Redford plays Joe Turner, a CIA researcher who returns from a lunchtime errand with the office’s sandwiches to find everyone murdered.  Why would  anyone rub out a bunch of nerdy intelligence analysts?  He may be an egghead bookworm, but he’s also Redford, so he can fight and think on his feet like James Bond:  not quite believable.

He forces Cathy (Faye Dunaway) to shelter him, she falls for him, of course, and they sleep together.  The next day, she’s feeling a bit skittish.  He tells her, “You don’t have to help me.”  She replies, “Oh no, you can count on me, the old spy fucker…”  He’s annoyed.  A funny bit; part of what makes this thriller a little quirky.

The film is shot in New York City, and it’s a real treat to see the locations.  It’s NYC in the 70s, the NYC I remember, even when I’m walking around the spic-and-span streets of today near Central Park – The NYC of humungus cars lumbering down potholed streets, garbage on the sidewalk, and grime.  Several of the shots of CIA headquarters in NYC are in the World Trade Center, a deliciously sick irony, given the fate of those structures and the CIA ineptitude that helped bring it on.  Here, the Hoboken train station take on a noir/Casablanca atmosphere as Turner walks away from Cathy, maybe to his death.

Cliff Robertson (sporting a massive, windblown rug) plays Higgins, the CIA guy trying to get Turner:  is he on Joe’s side, or does he put The Company first?  Here he stares at a primitive version of Google Maps trying to locate Joe from a phone call, but Joe was too clever to be tracked.

Joe finds the CIA guy who rubbed out his friends so that a secret rogue CIA plan to invade the Middle East wouldn’t be uncovered.  Turner realizes it was all about oil.  Sounds familiar.  The 1973 oil crisis was a recent memory.

John Houseman is the old CIA hand who craves “the clarity” of yesteryear.  Max von Sydow is  Joubert the hired murderer who has found clarity in “the precision” of his work.  He doesn’t have to worry about which side pays.  He has found peace.  He and Joe have a little man to man outside of the renegade’s house.  Joe seems cool with the fact that Mr. Death (yep, Max has a lot of experience with The Grim Reaper) knocked off his colleagues:  he’s a bit overwhelmed by it all, and asks for a lift to the train station.  This was another of the enjoyable, unpredictable elements in this film.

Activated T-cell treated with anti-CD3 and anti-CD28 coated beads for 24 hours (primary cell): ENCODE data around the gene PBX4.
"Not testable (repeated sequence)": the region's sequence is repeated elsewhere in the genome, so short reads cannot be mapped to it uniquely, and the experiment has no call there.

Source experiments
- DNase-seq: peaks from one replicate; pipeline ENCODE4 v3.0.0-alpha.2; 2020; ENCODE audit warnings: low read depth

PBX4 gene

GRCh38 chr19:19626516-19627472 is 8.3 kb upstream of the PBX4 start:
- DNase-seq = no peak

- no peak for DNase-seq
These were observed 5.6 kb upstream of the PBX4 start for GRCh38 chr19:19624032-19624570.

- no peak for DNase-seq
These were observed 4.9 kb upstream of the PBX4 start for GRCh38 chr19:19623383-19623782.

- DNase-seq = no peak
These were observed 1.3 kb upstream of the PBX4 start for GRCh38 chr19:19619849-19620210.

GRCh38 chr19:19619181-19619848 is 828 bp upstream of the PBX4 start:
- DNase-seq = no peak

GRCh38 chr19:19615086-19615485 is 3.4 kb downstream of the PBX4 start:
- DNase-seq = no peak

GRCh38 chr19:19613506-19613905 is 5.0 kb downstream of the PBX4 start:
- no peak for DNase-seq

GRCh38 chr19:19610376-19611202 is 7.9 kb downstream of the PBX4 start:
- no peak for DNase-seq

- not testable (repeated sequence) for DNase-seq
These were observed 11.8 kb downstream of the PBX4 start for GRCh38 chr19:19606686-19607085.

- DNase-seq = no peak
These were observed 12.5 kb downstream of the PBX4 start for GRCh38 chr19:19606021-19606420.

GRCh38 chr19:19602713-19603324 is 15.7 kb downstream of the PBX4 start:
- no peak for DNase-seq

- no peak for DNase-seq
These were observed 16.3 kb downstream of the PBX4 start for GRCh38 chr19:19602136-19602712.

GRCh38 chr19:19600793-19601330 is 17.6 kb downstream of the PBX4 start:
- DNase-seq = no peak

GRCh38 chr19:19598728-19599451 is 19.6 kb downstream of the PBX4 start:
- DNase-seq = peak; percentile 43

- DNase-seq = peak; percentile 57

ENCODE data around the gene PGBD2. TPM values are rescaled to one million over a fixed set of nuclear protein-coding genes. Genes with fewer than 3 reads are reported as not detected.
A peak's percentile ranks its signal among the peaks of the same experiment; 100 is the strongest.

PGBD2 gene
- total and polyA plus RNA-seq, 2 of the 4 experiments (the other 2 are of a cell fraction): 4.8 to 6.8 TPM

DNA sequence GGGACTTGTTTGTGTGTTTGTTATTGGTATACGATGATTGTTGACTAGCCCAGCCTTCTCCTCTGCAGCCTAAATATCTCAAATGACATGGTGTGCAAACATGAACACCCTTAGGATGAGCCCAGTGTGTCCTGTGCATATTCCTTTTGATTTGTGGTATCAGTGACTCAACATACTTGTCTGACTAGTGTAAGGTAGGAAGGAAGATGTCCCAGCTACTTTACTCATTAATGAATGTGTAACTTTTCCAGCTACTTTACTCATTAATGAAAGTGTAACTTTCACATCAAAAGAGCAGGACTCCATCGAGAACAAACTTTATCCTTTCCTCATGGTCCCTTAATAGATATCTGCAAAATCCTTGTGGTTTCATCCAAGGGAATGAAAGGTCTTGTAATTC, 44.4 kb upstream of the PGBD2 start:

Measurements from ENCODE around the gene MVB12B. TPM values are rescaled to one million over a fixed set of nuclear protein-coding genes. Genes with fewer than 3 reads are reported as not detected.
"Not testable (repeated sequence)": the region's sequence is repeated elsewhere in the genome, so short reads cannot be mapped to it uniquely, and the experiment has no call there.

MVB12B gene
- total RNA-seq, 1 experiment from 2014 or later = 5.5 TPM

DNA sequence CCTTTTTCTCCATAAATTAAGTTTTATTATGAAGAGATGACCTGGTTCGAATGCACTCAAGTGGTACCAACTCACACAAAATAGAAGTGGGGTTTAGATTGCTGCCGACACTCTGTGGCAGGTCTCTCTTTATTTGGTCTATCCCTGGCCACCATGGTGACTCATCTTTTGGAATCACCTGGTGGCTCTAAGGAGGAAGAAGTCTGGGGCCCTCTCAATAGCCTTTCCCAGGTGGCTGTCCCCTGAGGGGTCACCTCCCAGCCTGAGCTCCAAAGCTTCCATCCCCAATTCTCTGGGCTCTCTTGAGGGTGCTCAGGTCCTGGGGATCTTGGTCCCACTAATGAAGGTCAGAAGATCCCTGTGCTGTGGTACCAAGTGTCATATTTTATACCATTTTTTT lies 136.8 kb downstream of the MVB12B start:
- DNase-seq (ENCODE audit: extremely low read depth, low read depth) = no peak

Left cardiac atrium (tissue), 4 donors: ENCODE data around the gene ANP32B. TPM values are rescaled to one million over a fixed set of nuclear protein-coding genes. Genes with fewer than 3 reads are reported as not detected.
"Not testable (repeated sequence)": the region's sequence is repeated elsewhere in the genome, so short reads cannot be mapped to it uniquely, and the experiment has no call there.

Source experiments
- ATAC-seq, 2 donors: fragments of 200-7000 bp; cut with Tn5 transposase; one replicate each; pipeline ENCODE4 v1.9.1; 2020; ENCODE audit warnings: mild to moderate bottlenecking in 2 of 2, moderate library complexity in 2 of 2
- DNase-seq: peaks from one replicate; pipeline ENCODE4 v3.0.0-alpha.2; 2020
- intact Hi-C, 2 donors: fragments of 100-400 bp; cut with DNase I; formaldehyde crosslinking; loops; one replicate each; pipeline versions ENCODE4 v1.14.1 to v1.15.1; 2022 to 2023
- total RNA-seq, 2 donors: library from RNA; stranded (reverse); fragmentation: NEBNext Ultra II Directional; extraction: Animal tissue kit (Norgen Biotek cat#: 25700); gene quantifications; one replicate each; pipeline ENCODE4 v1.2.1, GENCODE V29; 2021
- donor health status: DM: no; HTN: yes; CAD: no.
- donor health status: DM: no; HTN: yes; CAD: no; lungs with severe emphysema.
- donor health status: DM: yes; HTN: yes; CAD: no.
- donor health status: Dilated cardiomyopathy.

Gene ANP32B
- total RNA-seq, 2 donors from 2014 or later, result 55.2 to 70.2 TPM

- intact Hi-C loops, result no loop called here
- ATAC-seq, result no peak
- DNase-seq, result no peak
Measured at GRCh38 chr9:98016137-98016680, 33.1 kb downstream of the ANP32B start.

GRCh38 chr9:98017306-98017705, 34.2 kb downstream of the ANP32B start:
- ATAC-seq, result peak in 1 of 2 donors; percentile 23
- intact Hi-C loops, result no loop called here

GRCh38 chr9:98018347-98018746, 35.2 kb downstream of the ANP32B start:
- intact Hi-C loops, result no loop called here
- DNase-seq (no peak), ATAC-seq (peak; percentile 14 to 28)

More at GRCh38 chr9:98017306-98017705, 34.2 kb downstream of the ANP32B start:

Joe is not quite through with The Company.  He meets Higgins again, who tries to justify the whole dirty business, although, of course, that renegade went too far.  They have a little debate about democratic accountability with Turner taking the high road, “ask the people what they want,” and Higgins telling him that when they are out of gas, hungry and cold, they will just want the ‘authorities’ to get it done, and not ask why.  He has a point, doesn’t he?

The moral ambiguity of the ending, the unresolved romance, the unknown future of Joe Turner is what makes this movie really fun.  Joe tells Higgins that the New York Times now has the whole story.  He thinks that will protect him:  he doesn’t quite trust Higgins to be gentle with him, despite Higgins’ show of concern for his welfare.  After all, Joubert told him not to trust anyone.  Higgins is aghast – another Pentagon Papers debacle – but as Joe walks away, he calls to him.  How far can you walk?  “How do you know they’ll print it?”  “They’ll print it,” shouts Joe, but he doesn’t seem totally convinced.

Sydney Pollack turns up at the end of Eyes Wide Shut, Kubrick’s final work, and a terrible disappointment to me.  He gives the low down to Tom Cruise who cannot fathom the corrupt orgy he’s witnessed.  Pollack tells him that the high and mighty, the secret governing class, they do things you wouldn’t believe, if you only knew.  Yeah, yeah, I read the papers, we know.  It’s a pretty silly denouement.

Oops…what if they don’t print it?